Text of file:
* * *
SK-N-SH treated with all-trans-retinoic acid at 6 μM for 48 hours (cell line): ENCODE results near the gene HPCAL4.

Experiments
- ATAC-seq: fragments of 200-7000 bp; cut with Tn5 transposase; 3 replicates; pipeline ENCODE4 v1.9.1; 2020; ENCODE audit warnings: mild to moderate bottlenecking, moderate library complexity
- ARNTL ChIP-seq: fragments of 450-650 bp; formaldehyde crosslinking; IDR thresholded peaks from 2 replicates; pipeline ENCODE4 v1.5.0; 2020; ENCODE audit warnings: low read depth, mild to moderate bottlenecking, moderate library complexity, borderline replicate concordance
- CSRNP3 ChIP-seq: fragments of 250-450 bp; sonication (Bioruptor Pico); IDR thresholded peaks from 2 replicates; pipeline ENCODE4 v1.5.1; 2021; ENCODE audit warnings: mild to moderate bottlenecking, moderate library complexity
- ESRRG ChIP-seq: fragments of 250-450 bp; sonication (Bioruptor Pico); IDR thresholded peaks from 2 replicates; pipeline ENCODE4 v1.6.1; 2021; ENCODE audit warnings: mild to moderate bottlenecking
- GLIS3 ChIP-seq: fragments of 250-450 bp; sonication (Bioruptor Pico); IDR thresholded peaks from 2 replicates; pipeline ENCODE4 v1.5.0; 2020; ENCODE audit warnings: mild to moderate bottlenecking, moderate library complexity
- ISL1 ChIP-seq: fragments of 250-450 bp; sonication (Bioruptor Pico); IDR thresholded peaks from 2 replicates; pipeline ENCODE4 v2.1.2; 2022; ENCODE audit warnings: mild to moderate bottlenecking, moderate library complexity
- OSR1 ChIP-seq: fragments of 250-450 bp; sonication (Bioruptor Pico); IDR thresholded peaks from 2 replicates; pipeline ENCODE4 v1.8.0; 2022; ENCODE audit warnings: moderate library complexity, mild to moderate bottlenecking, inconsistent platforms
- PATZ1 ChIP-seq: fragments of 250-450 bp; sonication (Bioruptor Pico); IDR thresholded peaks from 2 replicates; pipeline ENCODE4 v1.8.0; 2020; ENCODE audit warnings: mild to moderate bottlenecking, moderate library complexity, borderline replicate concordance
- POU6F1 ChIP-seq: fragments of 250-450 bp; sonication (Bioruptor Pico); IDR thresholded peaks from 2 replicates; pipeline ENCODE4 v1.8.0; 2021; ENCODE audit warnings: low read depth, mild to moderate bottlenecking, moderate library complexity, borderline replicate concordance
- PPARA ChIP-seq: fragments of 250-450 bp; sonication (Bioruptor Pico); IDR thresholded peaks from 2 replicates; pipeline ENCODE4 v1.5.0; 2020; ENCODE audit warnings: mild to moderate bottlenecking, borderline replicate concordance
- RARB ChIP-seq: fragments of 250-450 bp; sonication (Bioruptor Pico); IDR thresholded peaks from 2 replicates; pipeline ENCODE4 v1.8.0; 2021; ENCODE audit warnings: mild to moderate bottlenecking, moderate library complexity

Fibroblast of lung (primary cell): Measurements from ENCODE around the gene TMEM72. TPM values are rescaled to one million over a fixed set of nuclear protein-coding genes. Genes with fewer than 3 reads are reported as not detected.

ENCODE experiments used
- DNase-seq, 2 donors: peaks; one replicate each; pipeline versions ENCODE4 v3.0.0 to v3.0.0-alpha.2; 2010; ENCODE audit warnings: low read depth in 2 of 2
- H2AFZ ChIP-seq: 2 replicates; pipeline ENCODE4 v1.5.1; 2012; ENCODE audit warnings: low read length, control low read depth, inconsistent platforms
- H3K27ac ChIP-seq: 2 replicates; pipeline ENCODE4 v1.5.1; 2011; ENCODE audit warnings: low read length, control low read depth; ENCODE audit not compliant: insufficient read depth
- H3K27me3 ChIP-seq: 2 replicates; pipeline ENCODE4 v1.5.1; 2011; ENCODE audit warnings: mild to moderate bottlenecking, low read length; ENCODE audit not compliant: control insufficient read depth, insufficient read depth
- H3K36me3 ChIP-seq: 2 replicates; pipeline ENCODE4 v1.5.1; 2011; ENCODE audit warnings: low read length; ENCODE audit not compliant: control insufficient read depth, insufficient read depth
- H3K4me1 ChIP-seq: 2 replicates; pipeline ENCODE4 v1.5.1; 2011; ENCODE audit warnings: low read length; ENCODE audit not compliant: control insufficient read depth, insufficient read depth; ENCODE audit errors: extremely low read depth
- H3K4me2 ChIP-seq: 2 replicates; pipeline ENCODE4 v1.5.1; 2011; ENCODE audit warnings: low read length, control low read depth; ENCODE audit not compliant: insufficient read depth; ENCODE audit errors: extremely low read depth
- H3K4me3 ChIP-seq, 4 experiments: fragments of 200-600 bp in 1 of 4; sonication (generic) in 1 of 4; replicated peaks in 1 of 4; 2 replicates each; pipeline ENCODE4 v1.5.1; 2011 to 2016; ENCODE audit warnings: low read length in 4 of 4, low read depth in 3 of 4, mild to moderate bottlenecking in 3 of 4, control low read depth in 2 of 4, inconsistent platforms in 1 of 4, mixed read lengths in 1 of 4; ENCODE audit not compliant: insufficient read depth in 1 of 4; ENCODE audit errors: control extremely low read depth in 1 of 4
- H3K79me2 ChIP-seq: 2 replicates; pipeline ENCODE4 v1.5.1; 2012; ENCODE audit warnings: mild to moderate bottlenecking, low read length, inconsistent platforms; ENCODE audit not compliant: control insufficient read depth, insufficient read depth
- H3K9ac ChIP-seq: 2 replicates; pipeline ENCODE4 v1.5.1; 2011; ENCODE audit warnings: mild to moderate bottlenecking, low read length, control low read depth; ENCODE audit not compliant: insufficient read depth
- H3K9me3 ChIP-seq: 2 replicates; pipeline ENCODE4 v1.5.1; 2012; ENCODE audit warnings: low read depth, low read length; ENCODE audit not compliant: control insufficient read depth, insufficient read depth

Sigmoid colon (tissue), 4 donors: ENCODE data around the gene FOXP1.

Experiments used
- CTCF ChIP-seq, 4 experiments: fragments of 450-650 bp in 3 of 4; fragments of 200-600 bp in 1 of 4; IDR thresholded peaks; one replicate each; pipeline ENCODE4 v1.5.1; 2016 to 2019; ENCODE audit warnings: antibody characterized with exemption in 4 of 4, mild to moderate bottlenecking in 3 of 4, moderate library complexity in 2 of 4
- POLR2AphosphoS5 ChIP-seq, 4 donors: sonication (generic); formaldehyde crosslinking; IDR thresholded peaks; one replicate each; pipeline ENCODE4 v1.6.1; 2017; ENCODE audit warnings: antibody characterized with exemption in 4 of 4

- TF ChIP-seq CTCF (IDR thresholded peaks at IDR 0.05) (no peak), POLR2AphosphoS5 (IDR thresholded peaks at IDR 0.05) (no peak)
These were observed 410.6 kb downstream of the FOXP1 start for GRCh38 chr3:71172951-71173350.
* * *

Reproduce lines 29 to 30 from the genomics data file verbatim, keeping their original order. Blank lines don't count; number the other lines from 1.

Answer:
- CTCF ChIP-seq, 4 experiments: fragments of 450-650 bp in 3 of 4; fragments of 200-600 bp in 1 of 4; IDR thresholded peaks; one replicate each; pipeline ENCODE4 v1.5.1; 2016 to 2019; ENCODE audit warnings: antibody characterized with exemption in 4 of 4, mild to moderate bottlenecking in 3 of 4, moderate library complexity in 2 of 4
- POLR2AphosphoS5 ChIP-seq, 4 donors: sonication (generic); formaldehyde crosslinking; IDR thresholded peaks; one replicate each; pipeline ENCODE4 v1.6.1; 2017; ENCODE audit warnings: antibody characterized with exemption in 4 of 4